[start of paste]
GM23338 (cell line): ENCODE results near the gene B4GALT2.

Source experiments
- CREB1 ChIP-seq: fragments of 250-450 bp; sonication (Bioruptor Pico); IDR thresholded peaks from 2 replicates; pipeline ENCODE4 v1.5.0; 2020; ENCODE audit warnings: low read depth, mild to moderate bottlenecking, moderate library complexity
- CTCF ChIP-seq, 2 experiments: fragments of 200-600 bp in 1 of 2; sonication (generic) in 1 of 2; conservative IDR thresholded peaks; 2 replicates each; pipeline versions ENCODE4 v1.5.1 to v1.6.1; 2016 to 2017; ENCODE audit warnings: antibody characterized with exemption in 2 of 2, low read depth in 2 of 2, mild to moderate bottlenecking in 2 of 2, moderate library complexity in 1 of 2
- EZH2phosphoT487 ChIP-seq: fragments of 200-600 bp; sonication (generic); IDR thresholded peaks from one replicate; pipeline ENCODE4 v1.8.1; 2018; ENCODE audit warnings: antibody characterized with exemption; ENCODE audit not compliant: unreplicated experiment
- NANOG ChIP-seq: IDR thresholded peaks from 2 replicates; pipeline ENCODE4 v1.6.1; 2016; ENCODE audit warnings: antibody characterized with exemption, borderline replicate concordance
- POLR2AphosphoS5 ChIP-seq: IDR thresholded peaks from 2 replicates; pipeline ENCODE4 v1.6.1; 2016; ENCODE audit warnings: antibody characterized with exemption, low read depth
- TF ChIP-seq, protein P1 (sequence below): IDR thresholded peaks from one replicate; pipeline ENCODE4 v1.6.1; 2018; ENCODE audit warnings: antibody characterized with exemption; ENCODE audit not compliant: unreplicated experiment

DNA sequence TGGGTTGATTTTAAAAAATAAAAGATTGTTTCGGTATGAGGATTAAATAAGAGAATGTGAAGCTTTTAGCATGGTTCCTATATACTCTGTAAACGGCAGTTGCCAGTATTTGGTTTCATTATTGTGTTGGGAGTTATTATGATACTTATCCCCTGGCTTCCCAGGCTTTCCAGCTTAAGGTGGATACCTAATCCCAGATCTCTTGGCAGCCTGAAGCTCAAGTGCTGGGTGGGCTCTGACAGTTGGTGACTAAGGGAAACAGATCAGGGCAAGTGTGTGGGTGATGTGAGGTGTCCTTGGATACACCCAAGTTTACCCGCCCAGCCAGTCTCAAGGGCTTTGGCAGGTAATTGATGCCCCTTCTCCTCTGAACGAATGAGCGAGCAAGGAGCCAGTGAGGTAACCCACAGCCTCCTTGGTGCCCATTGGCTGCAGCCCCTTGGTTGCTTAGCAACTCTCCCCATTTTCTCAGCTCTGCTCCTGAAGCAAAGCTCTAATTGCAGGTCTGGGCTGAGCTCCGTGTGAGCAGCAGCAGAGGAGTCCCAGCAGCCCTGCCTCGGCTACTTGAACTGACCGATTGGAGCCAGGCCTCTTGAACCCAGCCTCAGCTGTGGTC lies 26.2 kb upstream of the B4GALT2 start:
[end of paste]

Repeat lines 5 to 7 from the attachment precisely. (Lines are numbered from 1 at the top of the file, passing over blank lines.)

- EZH2phosphoT487 ChIP-seq: fragments of 200-600 bp; sonication (generic); IDR thresholded peaks from one replicate; pipeline ENCODE4 v1.8.1; 2018; ENCODE audit warnings: antibody characterized with exemption; ENCODE audit not compliant: unreplicated experiment
- NANOG ChIP-seq: IDR thresholded peaks from 2 replicates; pipeline ENCODE4 v1.6.1; 2016; ENCODE audit warnings: antibody characterized with exemption, borderline replicate concordance
- POLR2AphosphoS5 ChIP-seq: IDR thresholded peaks from 2 replicates; pipeline ENCODE4 v1.6.1; 2016; ENCODE audit warnings: antibody characterized with exemption, low read depth